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Et in Arcadia Ego



All of my anxieties about living as a recent graduate were put on full display by engaging with Waugh’s masterpiece

As a recent graduate of Notre Dame, I often find myself thinking back on my final days of senior year—those carefree times where the only thing we had to do was celebrate our four short years and the friendships that we had made along the way. Maybe it is the fact that I still live near the school, but I think about my friends every day as I walk through this beautiful campus. Experiencing this nostalgia can be considered living in the past, but there is a powerful strength that I draw from these memories that motivates me to live authentically and faithfully today.

When I was an undergrad, I studied in the Program of Liberal Studies and considered reading to be an activity I had to do every day like eating or sleeping. One of the great things I gained from graduating was rediscovering the joy of “reading for fun”, maybe better described as reading without a pressing deadline. One of the books I turned back to when I graduated was the English novel Brideshead Revisited by Evelyn Waugh which I haven’t read since high school. All of my anxieties about living as a recent graduate were put on full display by engaging with Waugh’s masterpiece: my fear of losing friendships, my anxiety of how to live an authentic Christian life, the abandonment of everything that comprised my security and routine. In many ways Brideshead encounters all of these themes by showing the destructive ways in which the characters deal with each other—they especially give us a particular lesson on friendship.

The novel’s narrator Charles Ryder meets a peculiar Sebastian Flyte, the descendant of an old and important English aristocratic family, at Oxford, and their meeting sparks an epic spiritual journey that gets to the very heart of the Christian understanding of friendship. Sebastian is not only a young socialite whose immaturity and charm get him into all sorts of trouble, he is also a member of a Catholic family that he deeply resents. Charles goes through the entire novel angry at how these ideas of religion torture Sebastian through guilt, especially as Sebastian develops a worsening case of alcoholism. In the novel Charles decides to support his friend’s fight against his family’s Catholicism, even going so far as to even provide Sebastian with the money to buy drinks when his family withholds both money and alcohol from him. Charles says that he does this out of the strong sense that he is Sebastian’s friend “contra mundum.” The genius of this friendship is that Waugh is portraying in many ways a friendship gone horribly wrong: a strict determination to help someone in their vice. The novel touches on this sad aspect of a bad friendship as Sebastian fades deeper into alcoholism and farther from his friends and family, and Charles goes on with his life without his friend who meant more than the world to him.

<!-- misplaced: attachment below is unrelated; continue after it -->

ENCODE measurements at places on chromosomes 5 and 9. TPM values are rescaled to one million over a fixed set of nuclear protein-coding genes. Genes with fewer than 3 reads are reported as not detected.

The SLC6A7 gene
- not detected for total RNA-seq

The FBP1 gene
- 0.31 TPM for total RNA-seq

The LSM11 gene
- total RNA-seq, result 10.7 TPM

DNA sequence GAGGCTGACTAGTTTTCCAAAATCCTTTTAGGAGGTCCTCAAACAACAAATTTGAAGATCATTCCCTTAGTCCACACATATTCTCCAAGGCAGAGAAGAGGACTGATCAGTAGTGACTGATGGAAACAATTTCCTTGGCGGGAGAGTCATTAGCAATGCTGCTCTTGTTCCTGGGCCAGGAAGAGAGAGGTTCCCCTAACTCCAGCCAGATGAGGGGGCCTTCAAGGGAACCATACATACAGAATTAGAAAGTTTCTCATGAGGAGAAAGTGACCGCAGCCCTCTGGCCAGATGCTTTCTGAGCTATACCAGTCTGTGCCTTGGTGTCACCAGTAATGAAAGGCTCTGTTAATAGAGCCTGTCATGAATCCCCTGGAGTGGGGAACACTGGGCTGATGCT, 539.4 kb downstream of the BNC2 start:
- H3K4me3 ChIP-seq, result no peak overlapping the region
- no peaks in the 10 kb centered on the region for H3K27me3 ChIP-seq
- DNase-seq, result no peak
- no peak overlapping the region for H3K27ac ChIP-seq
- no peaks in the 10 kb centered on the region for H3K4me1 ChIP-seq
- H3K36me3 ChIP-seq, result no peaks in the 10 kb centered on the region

Waugh doesn’t end his novel on this point, however, but instead, Charles falls deeply in love with Sebastian’s sister Julia only to have her Catholicism get in the way of their relationship. Of course, that is an unfair thing to say of someone’s religion on face value, but Waugh gets to the very heart of what sin is: an establishment of some supreme good that isn’t God. After a rather sudden spiritual realization, Julia ends her love affair with Charles by telling him: “…The bad thing I was on the point of doing, that I’m not quite bad enough to do; to set up a rival good to God’s…. It may be a private bargain between me and God, that if I give up this one thing I want so much, however bad I am, He won’t quite despair of me in the end.” Julia ends her affair, but the friendship and love that Charles experienced with the Flytes have ultimately changed him for the better. Charles, who tried to save his friend Sebastian and lover Julia from their faith has actually been given faith by the two of them and their family. At the end of the novel, Charles seems to have adopted the Catholic faith and finally wished for the good of the Flyte family for the first time in prayer.

In my own life, I see the many ways in which I have tried to genuinely wish for the good of my friends and the many times I depended on my friends to help me to be good. Waugh’s novel has given me a chance to reflect on how dependent we all are on God’s grace and how lonely and miserable we all are without Him. Friendship should be the virtue from which God’s love is made evident and strengthened in our lives, but many times we fall into a shallow understanding of friendship where the only things people have in common are interests or geography. Those aren’t unimportant, but the message I have for those Notre Dame students listening is this: develop an austere understanding of friendship with your friends here. Life will be fraught with difficulties for all of us, and they will be necessary bulwarks when the time comes. Do not be for your friends “contra mundum” but so that they can be their very best self. Start now before friendships become harder to maintain due to conflicting schedules and long distance. Think of ways in which we can be better friends, and we will all already begin to protect ourselves from the difficult journey to come.

Brendan Besh is a graduate of the class of 2018. He is currently the Law and Public Policy Fellow at the Notre Dame Center for Ethics and Culture. If he isn’t quoting Arrested Development, he also loves 20th century novels and road trips. He can be reached at bbesh@nd.edu.

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